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Web series aims to tell realistic trans experiences
by Sarah Toce

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The scripted new media Web series Her Story aims to break new ground in Hollywood by offering a realistic glimpse into trans life. The plot involves complex characters who share in life's everyday struggles, opportunities, elations, and fears.

Her Story is co-written by Jen Richards ( I Am Cait ) and Laura Zak ( #Hashtag ), is directed by Sydney Freeland ( Drunktown's Finest ), with cinematography by Bérénice Eveno. Executive produced by Eve Ensler and produced by Katherine Fisher, Her Story features predominantly LGBTQ women, on and off-screen.

All six episodes of Her Story will premiere for free on Tuesday, Jan. 19. While the anticipation looms, series writer Richards offers a moment of caution.

"I'm thrilled by the eagerness with which people are anticipating Her Story, but I'd like to keep expectations appropriate to the scale of what we did," she said. "It's six short episodes, less than an hour total, made independently with a micro-budget. We're very proud of what we did within those constraints though, and audiences can expect something they've never seen before: an honest glimpse into the lived experiences of contemporary trans women crafted in a way that will be compelling to viewers of any identity."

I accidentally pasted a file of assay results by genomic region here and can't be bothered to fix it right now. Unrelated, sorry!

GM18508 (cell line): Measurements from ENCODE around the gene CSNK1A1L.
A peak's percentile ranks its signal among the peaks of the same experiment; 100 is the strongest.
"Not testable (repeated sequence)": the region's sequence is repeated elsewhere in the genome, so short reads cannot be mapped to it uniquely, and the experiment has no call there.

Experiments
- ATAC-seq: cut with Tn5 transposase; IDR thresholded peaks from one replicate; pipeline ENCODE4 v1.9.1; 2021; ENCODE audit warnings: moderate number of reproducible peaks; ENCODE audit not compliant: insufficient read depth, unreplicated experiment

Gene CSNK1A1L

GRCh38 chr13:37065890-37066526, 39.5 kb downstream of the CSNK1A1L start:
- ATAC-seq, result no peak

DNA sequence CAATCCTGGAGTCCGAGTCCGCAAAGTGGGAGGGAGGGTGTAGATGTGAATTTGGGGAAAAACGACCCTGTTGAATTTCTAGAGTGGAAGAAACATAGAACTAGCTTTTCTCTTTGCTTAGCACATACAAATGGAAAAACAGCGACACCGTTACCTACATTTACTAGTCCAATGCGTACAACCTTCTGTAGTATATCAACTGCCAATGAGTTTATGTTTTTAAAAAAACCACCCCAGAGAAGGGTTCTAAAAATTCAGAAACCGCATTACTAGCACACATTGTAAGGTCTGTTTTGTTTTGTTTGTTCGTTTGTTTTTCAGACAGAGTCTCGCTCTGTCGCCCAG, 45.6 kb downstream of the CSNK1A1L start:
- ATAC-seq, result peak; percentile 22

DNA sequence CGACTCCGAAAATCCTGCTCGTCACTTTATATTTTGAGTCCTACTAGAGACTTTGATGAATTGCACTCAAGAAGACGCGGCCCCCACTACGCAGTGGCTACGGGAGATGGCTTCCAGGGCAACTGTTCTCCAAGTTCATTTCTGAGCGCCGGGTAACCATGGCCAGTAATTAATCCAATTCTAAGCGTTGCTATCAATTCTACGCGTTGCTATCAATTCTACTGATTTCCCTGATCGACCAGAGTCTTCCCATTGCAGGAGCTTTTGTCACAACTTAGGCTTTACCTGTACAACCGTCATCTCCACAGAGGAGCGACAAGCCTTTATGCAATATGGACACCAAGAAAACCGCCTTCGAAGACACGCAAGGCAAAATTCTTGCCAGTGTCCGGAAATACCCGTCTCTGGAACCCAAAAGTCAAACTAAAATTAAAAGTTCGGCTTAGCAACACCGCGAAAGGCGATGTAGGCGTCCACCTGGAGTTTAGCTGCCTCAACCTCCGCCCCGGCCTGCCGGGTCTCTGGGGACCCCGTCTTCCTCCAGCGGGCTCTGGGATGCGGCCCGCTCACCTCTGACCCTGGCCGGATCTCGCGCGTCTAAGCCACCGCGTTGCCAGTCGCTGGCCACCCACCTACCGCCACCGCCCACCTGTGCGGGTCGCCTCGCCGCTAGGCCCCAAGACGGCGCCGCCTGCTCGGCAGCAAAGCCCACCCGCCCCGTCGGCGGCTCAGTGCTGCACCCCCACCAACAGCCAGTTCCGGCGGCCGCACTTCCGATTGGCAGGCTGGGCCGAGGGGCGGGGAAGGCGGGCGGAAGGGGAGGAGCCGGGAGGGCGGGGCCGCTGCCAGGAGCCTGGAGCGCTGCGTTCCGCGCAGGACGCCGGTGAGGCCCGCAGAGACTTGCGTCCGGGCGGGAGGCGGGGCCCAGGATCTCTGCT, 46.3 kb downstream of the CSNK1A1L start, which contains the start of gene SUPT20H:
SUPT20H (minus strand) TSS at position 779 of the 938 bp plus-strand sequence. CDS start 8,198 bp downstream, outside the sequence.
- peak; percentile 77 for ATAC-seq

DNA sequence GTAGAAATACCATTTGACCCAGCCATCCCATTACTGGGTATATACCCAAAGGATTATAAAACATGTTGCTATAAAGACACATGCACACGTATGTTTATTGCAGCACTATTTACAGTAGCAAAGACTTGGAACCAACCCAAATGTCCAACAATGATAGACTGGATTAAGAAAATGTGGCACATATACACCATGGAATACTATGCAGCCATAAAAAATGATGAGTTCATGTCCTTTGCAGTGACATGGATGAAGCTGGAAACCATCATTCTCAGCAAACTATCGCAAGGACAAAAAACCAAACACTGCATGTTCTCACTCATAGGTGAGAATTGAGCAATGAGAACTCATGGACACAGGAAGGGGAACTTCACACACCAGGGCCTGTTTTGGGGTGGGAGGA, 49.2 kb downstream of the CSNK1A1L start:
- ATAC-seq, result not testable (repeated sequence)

While it is true that viewers of any identity may appreciate the show, Richards hopes trans viewers will feel "recognition, the unique sense of affirmation that comes when you see yourself represented authentically on screen, and hope."

As for non-trans individuals, she said offered: "I hope they're entertained and moved, that they, too, can identify with the characters' struggles. In many ways what makes Her Story different from everything else out there is that this isn't about a transition, or being trans. It's about women, two of whom just happen to be transgender. And that's not even the major issue for either of them."

Beyond the show, Richards is involved in activism to further the trans equality movement.

"As a movement we're a mess, in my opinion," she said. "We lack a cohesive strategy, or even a consensus on what issues should be prioritized. Not having a nationally agreed response to the crisis of violence against trans women of color, with resources for implementation and buy in from a wide range of major organizations, is unconscionable. The few attempts have been torn apart by infighting and external apathy."